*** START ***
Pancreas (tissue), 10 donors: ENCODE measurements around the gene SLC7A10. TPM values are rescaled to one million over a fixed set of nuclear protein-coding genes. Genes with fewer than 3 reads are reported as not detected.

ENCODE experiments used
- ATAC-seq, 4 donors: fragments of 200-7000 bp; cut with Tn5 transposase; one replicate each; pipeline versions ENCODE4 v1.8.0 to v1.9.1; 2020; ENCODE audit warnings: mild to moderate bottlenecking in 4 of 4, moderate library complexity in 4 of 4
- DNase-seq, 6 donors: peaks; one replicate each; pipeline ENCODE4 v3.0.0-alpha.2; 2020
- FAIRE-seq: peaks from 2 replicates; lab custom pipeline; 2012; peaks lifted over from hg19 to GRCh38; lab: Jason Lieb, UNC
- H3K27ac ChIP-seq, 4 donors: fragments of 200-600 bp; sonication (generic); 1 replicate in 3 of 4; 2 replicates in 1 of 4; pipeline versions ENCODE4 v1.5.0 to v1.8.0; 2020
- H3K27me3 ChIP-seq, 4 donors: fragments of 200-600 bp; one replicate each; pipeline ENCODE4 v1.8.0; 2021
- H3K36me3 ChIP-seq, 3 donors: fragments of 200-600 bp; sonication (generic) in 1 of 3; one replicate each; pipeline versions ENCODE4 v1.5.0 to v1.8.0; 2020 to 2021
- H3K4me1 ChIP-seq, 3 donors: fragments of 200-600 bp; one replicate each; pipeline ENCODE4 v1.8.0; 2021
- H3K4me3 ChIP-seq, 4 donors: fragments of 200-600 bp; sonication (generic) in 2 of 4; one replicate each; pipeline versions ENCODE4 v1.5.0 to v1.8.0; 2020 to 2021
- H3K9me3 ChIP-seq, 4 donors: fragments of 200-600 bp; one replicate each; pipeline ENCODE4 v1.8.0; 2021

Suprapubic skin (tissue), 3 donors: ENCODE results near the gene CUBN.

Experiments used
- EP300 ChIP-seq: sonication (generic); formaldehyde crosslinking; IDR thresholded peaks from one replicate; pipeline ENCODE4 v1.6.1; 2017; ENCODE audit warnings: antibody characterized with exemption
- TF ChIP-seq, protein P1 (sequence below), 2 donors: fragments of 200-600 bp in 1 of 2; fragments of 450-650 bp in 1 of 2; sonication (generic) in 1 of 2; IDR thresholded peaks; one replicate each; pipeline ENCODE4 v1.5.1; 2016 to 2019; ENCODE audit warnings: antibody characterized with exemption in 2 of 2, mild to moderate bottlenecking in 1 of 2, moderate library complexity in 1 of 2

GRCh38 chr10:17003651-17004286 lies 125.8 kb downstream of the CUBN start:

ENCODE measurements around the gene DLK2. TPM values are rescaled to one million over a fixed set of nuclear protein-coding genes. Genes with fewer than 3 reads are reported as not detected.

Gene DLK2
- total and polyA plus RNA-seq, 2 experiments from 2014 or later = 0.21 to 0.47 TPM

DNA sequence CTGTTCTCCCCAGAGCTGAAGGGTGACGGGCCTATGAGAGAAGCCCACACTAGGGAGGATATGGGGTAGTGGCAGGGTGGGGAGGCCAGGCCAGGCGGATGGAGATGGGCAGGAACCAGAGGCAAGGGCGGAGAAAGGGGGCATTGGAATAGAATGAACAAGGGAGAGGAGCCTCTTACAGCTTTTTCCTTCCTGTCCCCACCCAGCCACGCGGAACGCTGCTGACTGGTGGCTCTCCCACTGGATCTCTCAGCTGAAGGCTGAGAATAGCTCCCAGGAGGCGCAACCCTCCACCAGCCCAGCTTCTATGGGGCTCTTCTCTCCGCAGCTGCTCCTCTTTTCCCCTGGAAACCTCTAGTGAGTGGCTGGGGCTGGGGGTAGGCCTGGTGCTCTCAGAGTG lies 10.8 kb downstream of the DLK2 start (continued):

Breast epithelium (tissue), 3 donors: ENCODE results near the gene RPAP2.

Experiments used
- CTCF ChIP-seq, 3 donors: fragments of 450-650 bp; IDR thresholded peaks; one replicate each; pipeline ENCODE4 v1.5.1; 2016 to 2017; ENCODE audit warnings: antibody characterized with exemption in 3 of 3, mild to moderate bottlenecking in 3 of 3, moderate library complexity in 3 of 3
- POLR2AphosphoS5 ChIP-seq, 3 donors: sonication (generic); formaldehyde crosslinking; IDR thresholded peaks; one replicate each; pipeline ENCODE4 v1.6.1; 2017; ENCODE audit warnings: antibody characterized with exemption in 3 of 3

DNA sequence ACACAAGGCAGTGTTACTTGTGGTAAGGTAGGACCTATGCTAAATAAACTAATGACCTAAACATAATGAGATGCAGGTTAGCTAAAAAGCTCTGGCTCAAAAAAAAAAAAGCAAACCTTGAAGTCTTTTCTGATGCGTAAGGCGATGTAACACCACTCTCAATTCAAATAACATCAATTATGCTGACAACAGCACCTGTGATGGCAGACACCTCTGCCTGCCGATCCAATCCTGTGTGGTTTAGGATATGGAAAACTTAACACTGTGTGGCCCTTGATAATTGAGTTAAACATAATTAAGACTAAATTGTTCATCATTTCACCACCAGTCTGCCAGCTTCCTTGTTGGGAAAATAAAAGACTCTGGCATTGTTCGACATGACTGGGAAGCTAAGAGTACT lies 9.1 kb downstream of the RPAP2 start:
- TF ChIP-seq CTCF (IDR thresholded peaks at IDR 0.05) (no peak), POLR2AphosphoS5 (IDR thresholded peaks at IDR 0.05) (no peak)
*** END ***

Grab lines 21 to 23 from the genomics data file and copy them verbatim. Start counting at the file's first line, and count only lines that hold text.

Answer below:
Breast epithelium (tissue), 3 donors: ENCODE results near the gene RPAP2.

Experiments used
- CTCF ChIP-seq, 3 donors: fragments of 450-650 bp; IDR thresholded peaks; one replicate each; pipeline ENCODE4 v1.5.1; 2016 to 2017; ENCODE audit warnings: antibody characterized with exemption in 3 of 3, mild to moderate bottlenecking in 3 of 3, moderate library complexity in 3 of 3